So I put it out in the field with a good player who personally loved it set up as a 6 sting banjo. But he reported back that when he often passed it off to other banjo players they gave him an odd look and said something like "what am I supposed to do with that extra string?" So folks spend a lot of time mastering an instrument and only a very few of them want to go through the hassle of learning what to do with "extra" strings. So odd ball instruments don't often gain a big following. If most had 6 strings probably few folks would want to play a 5 string, just the way it goes.

Today I'm setting it up in a third configuration. As a "5 string banjo" except with a double fifth, so the drone string has a drone string kind of like a 12 string guitar is paired.

A bunch of pickers are coming over to give it a road test this weekend.

I built the instrument to be convertible and just fun to play around with. It has a 12 inch head to help take advantage of the lower bass strings.

Picture attached, Brian

Finally got the Remo Black Suede Head I'd ordered


dukedog - Posted - 01/31/2012:  20:23:05

Nice, that one looks pretty sharp... so was that one originally a banjitar and you just converted it by using new strings? I'm also curious about why you need a different nut and bridge to convert it, do the banjitars differ somehow?

It seems like that might be the cheaper route for me, as I can't find any other 6-string banjos w/ a drone, and I could just install spikes where needed to emulate the drone string.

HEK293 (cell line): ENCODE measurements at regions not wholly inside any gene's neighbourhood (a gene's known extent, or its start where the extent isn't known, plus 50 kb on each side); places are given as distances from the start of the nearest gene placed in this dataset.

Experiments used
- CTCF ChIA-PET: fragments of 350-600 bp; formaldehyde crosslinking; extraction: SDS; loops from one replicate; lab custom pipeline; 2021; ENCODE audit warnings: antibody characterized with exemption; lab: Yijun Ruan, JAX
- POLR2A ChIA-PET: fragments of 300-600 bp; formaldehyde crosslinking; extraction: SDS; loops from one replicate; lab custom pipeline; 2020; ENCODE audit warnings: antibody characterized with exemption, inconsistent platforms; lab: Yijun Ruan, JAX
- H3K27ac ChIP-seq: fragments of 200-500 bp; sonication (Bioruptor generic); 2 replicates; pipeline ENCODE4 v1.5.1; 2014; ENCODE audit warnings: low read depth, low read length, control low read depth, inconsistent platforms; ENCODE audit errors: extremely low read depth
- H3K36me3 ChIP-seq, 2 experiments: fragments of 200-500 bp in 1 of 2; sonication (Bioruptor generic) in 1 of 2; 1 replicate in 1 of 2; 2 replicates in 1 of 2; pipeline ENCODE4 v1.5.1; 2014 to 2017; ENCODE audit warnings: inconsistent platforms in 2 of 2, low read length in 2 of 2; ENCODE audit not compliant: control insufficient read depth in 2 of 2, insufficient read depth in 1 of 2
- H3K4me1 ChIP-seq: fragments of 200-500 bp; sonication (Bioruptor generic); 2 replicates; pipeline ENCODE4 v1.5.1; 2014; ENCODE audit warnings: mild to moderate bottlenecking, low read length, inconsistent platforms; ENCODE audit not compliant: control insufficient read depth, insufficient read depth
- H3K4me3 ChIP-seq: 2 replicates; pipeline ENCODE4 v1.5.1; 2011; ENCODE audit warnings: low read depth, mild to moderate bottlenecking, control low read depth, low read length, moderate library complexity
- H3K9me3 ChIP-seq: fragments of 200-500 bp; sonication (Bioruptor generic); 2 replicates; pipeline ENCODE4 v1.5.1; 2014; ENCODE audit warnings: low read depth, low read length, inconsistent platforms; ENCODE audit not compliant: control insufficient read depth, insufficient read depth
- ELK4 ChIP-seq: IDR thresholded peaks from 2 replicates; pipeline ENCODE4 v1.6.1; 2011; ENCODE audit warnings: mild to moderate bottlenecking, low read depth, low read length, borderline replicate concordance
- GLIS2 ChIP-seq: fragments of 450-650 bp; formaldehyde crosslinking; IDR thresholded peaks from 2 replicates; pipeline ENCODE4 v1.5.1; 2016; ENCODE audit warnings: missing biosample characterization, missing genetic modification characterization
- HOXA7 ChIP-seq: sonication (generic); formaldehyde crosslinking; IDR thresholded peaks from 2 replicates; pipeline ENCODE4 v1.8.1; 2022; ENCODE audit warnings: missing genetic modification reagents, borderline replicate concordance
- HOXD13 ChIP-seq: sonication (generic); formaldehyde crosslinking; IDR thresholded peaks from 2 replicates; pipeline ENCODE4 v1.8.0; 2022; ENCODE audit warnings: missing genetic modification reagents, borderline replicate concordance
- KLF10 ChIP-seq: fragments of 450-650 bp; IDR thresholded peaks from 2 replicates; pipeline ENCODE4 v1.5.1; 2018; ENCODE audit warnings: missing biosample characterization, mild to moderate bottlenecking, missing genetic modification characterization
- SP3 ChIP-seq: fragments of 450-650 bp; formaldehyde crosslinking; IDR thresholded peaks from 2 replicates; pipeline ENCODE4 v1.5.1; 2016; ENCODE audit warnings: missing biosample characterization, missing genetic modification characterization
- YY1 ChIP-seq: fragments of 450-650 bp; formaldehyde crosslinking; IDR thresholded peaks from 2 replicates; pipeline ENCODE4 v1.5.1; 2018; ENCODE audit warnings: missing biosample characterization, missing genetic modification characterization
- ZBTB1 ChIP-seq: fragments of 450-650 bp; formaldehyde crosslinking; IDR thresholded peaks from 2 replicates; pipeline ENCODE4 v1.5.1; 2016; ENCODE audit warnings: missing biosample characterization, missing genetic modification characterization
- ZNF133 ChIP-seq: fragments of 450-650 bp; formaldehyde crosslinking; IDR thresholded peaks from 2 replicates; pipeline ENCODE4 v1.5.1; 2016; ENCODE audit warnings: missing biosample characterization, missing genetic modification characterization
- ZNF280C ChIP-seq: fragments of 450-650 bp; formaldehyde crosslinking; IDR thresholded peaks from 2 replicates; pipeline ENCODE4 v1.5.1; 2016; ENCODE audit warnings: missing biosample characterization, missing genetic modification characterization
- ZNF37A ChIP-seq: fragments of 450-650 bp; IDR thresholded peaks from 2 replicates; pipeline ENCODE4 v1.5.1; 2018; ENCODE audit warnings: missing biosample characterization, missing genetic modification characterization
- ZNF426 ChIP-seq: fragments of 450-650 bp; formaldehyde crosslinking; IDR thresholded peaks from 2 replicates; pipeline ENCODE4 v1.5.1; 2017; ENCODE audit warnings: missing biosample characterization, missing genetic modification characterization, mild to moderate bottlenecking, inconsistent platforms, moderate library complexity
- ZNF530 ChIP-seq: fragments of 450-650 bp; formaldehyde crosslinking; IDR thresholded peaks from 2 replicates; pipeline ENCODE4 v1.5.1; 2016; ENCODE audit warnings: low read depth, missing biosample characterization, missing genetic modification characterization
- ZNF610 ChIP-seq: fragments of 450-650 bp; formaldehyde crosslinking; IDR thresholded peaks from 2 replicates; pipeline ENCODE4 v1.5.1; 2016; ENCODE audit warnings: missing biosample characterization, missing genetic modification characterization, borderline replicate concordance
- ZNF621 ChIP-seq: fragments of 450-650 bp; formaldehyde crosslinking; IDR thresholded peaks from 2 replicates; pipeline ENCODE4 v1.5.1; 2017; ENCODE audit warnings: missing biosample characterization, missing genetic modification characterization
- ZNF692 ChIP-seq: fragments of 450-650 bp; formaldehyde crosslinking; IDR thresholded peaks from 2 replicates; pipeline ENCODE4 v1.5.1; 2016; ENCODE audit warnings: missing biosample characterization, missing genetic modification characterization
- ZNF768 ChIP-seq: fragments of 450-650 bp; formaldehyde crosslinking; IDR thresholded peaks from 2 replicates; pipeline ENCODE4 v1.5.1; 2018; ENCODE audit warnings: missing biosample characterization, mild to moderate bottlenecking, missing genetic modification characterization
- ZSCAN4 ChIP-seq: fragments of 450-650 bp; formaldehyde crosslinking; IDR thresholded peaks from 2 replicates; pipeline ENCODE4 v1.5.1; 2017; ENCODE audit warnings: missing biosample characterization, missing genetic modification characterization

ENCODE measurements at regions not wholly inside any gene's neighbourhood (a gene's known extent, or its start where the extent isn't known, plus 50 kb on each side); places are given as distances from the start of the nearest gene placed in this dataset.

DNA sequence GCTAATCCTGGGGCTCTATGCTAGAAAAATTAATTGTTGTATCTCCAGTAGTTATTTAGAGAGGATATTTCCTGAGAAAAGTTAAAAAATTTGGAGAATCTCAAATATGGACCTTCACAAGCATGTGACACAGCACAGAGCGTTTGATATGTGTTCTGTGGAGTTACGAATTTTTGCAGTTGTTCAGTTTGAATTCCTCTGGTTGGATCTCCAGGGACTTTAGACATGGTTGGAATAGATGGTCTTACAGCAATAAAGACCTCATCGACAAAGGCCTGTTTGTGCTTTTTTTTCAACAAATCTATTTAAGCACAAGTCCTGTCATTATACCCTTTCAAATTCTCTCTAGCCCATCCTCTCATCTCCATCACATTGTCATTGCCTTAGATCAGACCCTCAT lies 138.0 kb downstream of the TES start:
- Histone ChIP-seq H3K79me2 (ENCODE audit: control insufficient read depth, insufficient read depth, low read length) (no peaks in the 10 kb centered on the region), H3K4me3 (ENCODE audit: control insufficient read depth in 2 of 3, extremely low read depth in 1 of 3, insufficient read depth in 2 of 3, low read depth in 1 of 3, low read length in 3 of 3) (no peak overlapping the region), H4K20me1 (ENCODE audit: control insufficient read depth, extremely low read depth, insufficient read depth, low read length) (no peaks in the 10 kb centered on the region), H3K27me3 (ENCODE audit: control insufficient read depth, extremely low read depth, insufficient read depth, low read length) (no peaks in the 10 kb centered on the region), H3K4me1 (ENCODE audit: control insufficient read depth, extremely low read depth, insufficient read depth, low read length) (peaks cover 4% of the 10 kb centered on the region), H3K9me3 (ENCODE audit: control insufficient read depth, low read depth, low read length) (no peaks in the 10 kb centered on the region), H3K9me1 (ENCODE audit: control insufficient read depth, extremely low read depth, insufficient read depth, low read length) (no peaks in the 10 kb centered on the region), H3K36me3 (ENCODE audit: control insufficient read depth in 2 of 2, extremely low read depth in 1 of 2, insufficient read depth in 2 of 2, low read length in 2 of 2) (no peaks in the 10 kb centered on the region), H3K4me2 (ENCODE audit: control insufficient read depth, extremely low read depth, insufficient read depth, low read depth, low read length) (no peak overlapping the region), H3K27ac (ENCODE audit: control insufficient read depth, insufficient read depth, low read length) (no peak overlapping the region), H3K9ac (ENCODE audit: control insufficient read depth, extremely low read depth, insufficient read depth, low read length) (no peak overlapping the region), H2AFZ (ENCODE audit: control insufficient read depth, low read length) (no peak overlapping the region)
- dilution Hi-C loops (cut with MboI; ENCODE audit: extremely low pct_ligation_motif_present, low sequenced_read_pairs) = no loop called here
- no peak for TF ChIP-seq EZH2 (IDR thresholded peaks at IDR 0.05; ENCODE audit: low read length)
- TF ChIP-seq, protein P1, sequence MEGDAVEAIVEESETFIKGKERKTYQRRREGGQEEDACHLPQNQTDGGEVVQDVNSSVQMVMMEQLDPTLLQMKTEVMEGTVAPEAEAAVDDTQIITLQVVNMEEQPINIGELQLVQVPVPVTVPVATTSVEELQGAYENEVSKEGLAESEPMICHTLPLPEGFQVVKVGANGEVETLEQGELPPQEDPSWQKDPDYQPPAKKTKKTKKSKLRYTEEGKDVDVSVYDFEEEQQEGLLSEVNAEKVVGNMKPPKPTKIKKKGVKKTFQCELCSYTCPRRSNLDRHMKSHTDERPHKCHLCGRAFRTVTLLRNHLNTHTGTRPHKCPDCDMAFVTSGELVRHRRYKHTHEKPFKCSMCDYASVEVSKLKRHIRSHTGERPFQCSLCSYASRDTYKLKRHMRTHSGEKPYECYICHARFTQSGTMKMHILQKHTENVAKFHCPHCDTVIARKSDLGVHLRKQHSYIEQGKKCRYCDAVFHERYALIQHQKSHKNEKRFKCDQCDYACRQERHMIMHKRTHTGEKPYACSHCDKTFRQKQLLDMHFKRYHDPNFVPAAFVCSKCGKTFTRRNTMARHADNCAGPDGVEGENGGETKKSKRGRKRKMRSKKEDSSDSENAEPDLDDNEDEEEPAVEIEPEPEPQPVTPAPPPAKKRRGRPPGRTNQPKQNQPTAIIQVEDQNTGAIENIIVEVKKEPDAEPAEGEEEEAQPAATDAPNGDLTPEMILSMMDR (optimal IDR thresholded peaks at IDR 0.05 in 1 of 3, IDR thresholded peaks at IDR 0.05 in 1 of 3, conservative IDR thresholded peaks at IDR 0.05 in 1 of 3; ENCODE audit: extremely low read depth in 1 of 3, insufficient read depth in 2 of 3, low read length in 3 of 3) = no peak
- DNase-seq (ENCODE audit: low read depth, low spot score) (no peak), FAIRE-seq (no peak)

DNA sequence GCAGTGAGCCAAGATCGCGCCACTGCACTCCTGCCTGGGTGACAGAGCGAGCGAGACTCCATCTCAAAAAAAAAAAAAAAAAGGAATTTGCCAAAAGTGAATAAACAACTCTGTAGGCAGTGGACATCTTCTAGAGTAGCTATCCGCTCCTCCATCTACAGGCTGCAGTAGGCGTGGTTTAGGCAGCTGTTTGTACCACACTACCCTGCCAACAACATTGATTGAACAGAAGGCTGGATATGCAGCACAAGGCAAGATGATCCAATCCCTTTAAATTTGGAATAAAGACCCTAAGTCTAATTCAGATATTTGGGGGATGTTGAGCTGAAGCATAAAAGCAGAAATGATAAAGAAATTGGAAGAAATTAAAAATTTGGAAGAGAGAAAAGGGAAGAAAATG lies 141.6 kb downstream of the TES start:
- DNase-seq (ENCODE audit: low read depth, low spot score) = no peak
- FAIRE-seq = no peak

Rooster59 - Posted - 01/31/2012:  20:36:36

Mike Toppins, who plays banjo for Bobby Osborne was playing a six string (with a drone) that Arthur Hatfield built for him when I saw them last summer. It sounded good too.

tdennis - Posted - 01/31/2012:  20:37:02

You could use any modern 6 string banjo (banjitar), & just tune the 6th to the high g drone,by getting the appropriate gauge string( no need for a spike).  

dukedog - Posted - 01/31/2012:  21:20:11

Just based on my brief googling, .009 strings look to be the lightest gauge you can get. Based on my [limited] experience with setting up my banjo it makes me wonder if you would be able to tune a full length string to a high g without it breaking. It might be different with a banjitar though.. I've never messed around with one and adjusted the tuning.

Edited by - dukedog on 01/31/2012 21:21:28

mikehalloran - Posted - 01/31/2012:  21:28:47


Originally posted by dukedog

Just based on my brief googling, .009 strings look to be the lightest gauge you can get. Based on my [limited] experience with setting up my banjo it makes me wonder if you would be able to tune a full length string to a high g without it breaking. 


An .009 will certainly tune up that high - so will a .010 or even a .011.

You can find .008" plain strings easily. E string on an Ernie Ball Extra Slinky set if memory serves (haven't played a set in 40 years) but you have to remove the ball - easily done. I think Dean Markley has a .0075 single available.

Edited by - mikehalloran on 01/31/2012 21:29:39

tdennis - Posted - 01/31/2012:  21:40:12

Banjitars have scale lengths in the rage of guitars, (quite a bit shorter than a 5 string banjo), so a light  gauge string will go up to a high G.